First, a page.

Were the torts abolished because society took the more enlightened view that a woman's personal injury should be vindicated in a criminal prosecution for rape, and no other person had an interest in a woman's body but the woman herself? Professor Janice Villiers has argued that the answer, perhaps surprisingly, is actually no.

In most states, she contends, the causes of action were abolished, instead, due to a concern that plaintiffs would use them to wrongfully extort money from defendants - in other words, a concern that unchaste women would lie to cover up their sexual indulgences.

North Carolina's Law of Seduction

What about North Carolina, the jurisdiction in which Kantor's suit has been filed? There, the tort of wrongful seduction has not been expressly abolished.

Indeed, on the contrary, a 1922 North Carolina Supreme Court opinion, in the case of Hardin v. Davis, expressly recognizes the tort. And more recent appellate cases in North Carolina have seemingly recognized the validity of the wrongful seduction claim, although they did so in cases that themselves failed on the merits.

Thus, North Carolina may still recognize the tort. If it does, it is not alone. About a third of the states today still recognize this sort of claim.

Hardin acknowledged the viability of a civil seduction claim when "intercourse was induced by deception, enticement, or other artifice," and when the plaintiff was, at the time of the seduction, an "innocent" and virtuous woman.

Kantor, according to her complaint, fits the bill: She alleges herself to be "chaste, innocent, and virtuous," and alleges the sexual act to have been the product of deception, coercion, or artifice.

What if Kantor had been unchaste? She still might have been able to sue. Under Hardin, a woman who had been unchaste, but had reformed herself could become "an innocent woman in the eyes of the law." Hence, she could sue for wrongful seduction although, the court noted, she might have her damages reduced because of her prior unchastity.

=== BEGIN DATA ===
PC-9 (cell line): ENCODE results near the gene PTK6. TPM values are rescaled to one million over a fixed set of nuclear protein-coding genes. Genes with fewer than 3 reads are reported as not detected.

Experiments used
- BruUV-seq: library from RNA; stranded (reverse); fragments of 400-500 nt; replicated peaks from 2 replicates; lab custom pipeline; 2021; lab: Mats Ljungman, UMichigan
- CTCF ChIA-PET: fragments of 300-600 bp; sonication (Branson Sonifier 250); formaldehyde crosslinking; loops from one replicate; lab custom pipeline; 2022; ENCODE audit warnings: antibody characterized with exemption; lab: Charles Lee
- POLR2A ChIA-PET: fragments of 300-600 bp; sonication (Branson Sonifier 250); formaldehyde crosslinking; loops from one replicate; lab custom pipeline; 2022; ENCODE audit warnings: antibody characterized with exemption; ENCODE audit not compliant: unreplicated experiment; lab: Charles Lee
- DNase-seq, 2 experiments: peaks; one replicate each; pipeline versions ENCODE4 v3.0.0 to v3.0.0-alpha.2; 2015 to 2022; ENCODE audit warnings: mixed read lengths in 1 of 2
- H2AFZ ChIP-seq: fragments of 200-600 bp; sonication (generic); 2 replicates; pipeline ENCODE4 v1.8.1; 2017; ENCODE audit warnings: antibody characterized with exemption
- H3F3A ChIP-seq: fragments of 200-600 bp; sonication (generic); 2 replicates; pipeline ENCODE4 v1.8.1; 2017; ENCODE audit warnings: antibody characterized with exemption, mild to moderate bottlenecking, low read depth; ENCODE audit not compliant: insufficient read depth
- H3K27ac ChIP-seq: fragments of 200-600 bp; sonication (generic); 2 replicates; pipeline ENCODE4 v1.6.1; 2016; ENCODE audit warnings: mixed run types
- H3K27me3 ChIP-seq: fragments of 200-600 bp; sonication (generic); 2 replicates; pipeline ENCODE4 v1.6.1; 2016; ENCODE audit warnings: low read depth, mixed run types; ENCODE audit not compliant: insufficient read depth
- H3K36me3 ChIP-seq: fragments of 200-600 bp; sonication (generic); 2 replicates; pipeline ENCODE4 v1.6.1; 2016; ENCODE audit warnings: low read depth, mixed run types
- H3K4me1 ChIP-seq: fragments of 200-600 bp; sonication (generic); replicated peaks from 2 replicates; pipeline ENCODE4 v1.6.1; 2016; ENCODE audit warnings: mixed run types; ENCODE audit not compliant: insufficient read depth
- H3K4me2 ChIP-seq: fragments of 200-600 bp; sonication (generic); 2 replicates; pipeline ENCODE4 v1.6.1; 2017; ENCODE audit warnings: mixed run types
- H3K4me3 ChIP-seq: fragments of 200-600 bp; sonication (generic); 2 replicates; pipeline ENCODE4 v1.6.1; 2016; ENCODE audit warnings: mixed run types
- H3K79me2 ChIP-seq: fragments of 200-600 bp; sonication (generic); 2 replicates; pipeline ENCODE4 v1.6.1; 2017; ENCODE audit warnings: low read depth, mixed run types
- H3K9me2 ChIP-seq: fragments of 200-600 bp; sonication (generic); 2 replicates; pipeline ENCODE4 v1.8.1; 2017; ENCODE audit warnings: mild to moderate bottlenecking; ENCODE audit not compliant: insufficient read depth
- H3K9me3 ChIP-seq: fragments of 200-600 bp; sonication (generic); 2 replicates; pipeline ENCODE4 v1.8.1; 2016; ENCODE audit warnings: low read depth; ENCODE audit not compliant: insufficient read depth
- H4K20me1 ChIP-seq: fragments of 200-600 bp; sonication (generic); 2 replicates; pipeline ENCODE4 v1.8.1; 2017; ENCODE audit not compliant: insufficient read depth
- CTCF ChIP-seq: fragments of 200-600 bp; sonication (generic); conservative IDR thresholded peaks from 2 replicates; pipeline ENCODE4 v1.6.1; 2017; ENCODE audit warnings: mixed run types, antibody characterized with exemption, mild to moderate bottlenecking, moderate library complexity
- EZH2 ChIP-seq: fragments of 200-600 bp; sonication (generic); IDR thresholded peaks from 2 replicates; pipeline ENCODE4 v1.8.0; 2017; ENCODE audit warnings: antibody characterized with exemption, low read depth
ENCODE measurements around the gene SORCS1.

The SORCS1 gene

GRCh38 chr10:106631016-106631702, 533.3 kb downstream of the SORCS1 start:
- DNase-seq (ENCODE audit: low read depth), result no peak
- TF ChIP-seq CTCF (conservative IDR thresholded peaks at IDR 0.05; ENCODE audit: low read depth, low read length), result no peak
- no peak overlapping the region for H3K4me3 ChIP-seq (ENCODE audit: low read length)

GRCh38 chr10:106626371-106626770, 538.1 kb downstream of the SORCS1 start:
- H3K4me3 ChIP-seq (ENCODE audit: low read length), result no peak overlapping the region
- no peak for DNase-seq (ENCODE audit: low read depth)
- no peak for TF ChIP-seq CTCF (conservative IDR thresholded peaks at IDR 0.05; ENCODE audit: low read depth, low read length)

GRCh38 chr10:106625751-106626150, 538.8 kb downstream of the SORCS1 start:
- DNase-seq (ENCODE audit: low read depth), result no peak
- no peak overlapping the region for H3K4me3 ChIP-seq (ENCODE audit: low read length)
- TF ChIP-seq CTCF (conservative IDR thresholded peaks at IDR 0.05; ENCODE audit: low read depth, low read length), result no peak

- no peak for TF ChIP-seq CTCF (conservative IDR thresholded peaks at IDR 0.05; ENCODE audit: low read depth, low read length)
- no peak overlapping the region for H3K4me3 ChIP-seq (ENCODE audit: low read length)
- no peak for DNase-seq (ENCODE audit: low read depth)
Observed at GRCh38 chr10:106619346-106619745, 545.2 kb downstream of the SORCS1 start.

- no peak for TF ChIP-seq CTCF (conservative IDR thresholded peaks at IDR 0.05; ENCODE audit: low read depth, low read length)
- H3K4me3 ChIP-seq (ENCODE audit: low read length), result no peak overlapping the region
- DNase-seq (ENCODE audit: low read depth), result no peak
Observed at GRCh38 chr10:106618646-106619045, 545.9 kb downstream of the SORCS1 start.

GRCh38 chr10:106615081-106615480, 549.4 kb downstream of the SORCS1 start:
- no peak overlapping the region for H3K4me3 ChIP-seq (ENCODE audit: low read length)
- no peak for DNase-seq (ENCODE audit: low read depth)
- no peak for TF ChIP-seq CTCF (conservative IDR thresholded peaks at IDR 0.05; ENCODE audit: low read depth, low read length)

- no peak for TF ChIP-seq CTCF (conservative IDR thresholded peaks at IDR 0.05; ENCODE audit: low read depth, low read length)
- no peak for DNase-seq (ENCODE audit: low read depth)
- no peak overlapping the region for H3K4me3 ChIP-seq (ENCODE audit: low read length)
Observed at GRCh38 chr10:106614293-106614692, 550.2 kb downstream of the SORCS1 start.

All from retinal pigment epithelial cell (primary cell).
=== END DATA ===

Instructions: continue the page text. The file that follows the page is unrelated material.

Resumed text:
Should Feminists Favor the Tort of Seduction?

Is the tort of seduction a good thing? Thompson's attorney argues it is not. According to the National Law Journal, he has characterized the civil seduction claim his client must confront as "rooted in outdated presumptions of male dominance and female vulnerability."

To assess his claim, it's useful to set out a few background legal propositions. First of all, if Kantor's allegations are true, she was raped. As the California Supreme Court held recently in In re John Z., a man who continues to have intercourse with a woman who initially consented to intercourse but subsequently changed her mind has committed rape. Moreover, Kantor alleges that she did not consent to intercourse at all, but only to sexual touching.

Second, there is currently no such thing as a civil claim for rape: A prosecutor decides whether a rape claim can be pursued. But where rape has been committed, other civil claims besides the wrongful seduction tort will almost certainly also have occurred. Kantor has listed three of them in her complaint: assault, battery, and intentional infliction of emotional distress. (Although "assault and battery" is a familiar criminal charge, assault and battery, unlike rape, can also be the basis for civil claims.)